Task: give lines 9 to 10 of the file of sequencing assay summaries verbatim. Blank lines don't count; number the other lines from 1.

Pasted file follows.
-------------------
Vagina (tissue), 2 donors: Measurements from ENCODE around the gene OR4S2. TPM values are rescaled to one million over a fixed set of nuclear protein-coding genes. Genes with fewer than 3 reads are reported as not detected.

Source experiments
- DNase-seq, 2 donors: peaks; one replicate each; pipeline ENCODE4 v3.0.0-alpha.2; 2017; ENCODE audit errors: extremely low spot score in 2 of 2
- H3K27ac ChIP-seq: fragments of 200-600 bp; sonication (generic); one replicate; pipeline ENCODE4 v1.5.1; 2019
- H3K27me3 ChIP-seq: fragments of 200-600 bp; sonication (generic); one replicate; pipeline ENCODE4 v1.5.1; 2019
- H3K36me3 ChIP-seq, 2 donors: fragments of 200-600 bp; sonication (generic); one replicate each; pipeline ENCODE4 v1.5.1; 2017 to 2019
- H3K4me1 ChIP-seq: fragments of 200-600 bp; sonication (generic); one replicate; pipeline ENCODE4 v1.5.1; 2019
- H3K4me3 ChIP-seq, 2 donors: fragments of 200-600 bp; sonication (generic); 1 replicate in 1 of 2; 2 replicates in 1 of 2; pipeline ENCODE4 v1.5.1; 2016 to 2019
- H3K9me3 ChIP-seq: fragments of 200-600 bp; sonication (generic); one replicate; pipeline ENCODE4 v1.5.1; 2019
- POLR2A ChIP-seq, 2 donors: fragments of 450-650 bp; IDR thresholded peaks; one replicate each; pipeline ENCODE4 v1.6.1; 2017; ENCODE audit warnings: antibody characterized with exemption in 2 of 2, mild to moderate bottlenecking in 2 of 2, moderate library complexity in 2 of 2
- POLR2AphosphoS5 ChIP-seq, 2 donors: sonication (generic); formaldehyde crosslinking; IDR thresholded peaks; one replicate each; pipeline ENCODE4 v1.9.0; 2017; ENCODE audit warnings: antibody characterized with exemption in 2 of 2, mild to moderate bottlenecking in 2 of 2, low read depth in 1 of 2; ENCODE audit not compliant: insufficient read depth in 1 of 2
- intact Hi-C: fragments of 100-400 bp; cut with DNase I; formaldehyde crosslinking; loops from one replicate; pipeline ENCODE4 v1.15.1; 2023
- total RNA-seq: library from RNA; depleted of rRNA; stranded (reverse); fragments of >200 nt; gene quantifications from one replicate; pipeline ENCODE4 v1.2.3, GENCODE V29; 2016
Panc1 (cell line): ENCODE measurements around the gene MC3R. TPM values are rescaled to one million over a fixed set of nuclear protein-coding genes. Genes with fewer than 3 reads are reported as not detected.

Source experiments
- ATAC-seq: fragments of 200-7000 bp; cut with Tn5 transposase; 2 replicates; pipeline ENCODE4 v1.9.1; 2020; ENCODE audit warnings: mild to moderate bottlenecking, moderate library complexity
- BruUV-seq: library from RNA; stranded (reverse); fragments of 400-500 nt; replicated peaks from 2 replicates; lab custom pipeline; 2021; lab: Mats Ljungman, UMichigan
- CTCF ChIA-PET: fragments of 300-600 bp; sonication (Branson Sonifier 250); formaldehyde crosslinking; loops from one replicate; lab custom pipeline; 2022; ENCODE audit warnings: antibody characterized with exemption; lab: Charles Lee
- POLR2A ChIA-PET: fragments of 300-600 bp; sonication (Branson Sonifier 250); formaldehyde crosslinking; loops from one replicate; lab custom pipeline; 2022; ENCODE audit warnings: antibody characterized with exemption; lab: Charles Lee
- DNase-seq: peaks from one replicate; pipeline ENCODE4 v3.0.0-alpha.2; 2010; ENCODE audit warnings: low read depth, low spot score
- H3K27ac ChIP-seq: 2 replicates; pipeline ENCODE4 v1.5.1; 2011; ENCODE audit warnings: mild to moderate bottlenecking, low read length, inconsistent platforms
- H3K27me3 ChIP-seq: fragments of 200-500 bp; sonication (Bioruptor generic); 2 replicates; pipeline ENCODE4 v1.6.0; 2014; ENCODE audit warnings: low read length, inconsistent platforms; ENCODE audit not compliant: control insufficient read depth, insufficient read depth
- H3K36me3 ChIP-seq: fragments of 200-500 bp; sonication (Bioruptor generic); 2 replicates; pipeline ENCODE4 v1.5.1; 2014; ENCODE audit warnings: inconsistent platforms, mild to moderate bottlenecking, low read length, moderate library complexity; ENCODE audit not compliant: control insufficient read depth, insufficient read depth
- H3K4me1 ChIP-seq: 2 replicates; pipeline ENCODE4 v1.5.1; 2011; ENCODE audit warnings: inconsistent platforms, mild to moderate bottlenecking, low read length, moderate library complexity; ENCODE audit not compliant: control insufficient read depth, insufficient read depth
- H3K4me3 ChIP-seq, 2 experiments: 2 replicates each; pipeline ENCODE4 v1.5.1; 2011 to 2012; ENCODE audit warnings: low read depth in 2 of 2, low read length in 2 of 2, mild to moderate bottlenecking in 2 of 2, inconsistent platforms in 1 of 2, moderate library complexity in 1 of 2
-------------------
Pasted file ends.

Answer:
- H3K9me3 ChIP-seq: fragments of 200-600 bp; sonication (generic); one replicate; pipeline ENCODE4 v1.5.1; 2019
- POLR2A ChIP-seq, 2 donors: fragments of 450-650 bp; IDR thresholded peaks; one replicate each; pipeline ENCODE4 v1.6.1; 2017; ENCODE audit warnings: antibody characterized with exemption in 2 of 2, mild to moderate bottlenecking in 2 of 2, moderate library complexity in 2 of 2